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Queens Chronicle

Municipal ID bill introduced in Council

Advocates praise and critics speak out against photo identification legislation

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Posted: Thursday, April 17, 2014 10:30 am | Updated: 11:00 am, Thu Apr 24, 2014.

Jackson Heights is one of the most diverse areas of Queens, where a significant number of those living and working are undocumented and, according to immigrant advocates, unable to achieve the American Dream.

“I’ve been here five years and my children have been here their entire lives,” Rosa, a Jackson Heights resident and undocumented immigrant from Ecuador, said. “I would like to have better rights here and have opportunities. If not for myself, at least for my children.”

Rosa — whose last name has been omitted to protect her identity — works in a clothing store on Roosevelt Avenue in Corona and, like many people in her situation, does not have a legal form of identification.

A new bill, introduced in the City Council last Thursday, could change that.

Nicknamed the “Municipal ID Bill,” the legislation would provide a citywide-accepted photo identification to all New Yorkers that would assist residents in opening bank accounts, applying for loans and other privileges.

Similar ideas were pitched by Mayor de Blasio and his Republican opponent, Joe Lhota, during the mayoral race.

“As it relates to municipal IDs, the fact of the matter is, many different communities lack access to government identification,” Daniel Coates of advocacy group Make the Road New York said. “Whether you are undocumented, a 14-year-old who lost their school ID, a senior who doesn’t have identification or one of the thousands of people who don’t have driver’s licenses, this bill will help more than one group of people.”

But not everyone agrees. Critics of municipal IDs fear that passing the bill could lead to immigrants voting in local elections.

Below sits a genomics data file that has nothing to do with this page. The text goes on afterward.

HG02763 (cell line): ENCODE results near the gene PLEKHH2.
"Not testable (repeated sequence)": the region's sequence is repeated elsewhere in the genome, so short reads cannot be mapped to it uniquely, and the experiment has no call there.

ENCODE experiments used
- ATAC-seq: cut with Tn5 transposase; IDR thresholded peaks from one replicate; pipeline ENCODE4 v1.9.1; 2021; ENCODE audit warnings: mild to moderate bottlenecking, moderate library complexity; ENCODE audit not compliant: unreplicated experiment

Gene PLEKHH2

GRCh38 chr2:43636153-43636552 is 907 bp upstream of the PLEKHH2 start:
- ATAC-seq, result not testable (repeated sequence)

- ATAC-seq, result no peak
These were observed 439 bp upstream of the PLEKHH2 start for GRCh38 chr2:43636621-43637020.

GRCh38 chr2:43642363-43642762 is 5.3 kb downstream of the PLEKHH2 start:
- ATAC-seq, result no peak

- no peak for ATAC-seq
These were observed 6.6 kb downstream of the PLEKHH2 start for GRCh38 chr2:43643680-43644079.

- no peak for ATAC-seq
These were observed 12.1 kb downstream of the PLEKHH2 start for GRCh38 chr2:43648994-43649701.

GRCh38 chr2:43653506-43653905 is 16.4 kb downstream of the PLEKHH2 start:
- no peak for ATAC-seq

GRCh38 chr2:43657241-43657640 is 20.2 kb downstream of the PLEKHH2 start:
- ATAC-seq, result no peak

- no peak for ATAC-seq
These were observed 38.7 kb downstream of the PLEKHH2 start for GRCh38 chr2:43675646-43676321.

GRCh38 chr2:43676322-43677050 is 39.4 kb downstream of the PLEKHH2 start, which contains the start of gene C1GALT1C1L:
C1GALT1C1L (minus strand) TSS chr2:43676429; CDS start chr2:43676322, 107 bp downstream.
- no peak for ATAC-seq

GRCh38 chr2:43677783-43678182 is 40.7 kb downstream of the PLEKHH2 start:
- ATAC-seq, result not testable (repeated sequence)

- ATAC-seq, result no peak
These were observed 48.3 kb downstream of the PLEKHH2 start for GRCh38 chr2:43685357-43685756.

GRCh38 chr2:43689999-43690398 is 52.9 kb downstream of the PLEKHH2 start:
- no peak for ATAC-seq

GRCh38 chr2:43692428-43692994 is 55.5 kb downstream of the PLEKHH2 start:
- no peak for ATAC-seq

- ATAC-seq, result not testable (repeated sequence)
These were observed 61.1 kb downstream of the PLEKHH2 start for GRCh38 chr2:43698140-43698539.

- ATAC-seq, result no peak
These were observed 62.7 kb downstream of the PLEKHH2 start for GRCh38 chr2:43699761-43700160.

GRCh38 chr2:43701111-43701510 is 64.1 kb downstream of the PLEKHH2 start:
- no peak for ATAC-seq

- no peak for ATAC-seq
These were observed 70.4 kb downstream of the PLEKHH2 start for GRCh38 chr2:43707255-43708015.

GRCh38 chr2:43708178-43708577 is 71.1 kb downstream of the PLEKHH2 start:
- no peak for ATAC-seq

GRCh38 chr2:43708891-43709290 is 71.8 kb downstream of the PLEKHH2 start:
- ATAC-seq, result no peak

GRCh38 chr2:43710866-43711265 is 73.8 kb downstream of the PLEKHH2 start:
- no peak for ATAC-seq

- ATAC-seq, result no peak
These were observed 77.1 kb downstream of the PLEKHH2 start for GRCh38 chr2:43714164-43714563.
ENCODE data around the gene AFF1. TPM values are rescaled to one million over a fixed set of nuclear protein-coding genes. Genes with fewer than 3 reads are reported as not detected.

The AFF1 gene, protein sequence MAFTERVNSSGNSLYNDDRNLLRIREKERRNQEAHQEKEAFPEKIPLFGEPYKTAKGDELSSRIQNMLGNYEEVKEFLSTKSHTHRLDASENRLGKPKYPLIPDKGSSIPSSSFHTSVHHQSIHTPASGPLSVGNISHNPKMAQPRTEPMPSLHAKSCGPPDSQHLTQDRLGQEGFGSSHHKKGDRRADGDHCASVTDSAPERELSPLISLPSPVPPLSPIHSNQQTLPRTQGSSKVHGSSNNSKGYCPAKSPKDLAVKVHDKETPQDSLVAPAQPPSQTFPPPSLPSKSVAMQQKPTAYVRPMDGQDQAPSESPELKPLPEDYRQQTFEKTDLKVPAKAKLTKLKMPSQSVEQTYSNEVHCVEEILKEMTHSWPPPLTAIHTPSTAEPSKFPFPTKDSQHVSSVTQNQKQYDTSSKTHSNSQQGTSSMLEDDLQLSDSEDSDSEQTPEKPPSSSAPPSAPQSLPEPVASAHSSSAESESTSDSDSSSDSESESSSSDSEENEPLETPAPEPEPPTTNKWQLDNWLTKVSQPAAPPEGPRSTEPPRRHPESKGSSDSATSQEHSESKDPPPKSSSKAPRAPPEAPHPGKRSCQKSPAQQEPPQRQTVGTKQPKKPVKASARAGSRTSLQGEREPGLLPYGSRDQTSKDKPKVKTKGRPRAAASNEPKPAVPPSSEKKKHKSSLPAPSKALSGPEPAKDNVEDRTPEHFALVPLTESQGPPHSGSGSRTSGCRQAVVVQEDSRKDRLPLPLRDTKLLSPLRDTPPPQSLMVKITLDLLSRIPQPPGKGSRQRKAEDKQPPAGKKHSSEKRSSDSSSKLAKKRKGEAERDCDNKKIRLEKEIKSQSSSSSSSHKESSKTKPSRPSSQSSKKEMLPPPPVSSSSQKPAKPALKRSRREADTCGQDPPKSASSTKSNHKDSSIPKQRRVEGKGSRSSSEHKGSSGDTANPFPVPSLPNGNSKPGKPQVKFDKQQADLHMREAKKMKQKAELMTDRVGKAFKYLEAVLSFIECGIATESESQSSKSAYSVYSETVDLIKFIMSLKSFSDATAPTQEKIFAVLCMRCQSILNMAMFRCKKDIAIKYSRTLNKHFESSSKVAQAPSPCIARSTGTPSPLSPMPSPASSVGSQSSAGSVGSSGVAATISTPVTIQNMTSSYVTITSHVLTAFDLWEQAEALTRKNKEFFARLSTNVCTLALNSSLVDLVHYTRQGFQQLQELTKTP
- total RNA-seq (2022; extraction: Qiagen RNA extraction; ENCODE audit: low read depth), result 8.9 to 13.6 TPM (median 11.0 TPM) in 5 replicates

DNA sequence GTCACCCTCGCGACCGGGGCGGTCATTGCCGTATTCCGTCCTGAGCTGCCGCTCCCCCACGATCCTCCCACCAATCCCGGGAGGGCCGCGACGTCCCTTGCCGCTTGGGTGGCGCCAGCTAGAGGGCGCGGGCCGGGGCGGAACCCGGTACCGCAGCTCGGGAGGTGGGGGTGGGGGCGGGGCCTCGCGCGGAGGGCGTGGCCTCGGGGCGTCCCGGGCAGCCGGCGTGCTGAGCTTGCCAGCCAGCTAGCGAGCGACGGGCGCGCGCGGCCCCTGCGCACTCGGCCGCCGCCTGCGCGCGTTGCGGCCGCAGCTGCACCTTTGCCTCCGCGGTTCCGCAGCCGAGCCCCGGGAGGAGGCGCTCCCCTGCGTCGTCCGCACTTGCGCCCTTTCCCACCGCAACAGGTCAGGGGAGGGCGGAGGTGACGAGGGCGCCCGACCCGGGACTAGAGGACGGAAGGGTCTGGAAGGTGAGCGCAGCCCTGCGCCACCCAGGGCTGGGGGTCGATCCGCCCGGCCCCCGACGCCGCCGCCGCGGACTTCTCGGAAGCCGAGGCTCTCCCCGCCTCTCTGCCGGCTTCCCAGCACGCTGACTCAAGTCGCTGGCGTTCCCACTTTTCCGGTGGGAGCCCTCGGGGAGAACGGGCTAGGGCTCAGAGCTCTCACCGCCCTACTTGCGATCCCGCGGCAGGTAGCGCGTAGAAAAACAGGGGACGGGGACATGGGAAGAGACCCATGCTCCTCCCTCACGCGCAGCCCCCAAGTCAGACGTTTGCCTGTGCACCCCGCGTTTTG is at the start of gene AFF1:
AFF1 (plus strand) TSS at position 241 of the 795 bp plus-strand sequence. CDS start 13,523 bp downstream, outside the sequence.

“I have nothing against illegal aliens but there needs to be a line,” Josh Cadance of Jackson Heights said. “They’re here, fine, but I don’t want them voting and I don’t want them having the same level of rights I or the millions of people who came here legally have. I know it sounds harsh, but like I said, there needs to be a line drawn somewhere and people are going to be upset no matter where that line is.”

As it stands, the bill doesn’t include anything regarding immigrant voting but it is a concern people like Cadance have.

“Our thinking with the ID is that by creating something easily obtainable and universally acceptable, you’re better off including people,” Coates said. “You have to prove your residency and it’s very important for cities to better protect immigrants. It goes beyond the debate over undocumented rights.”

Mayor de Blasio — who mentioned his support of the bill in his recent 100 days in office speech — along with City Council Speaker Melissa Mark-Viverito (D-Manhattan) and a handful of other Council members, including Councilman Danny Dromm (D-Jackson Heights), are overwhelmingly in support of the bill. They believe the legislation will go through without much difficulty.

“It sounds good to me,” Rosa said. “It sounds like a common-sense law that can only help people. I know not everyone is in favor but if it can go through, it would make a difference. It’d be a small step forward.”

There has not been a date set for the legislation to be voted on by the City Council.

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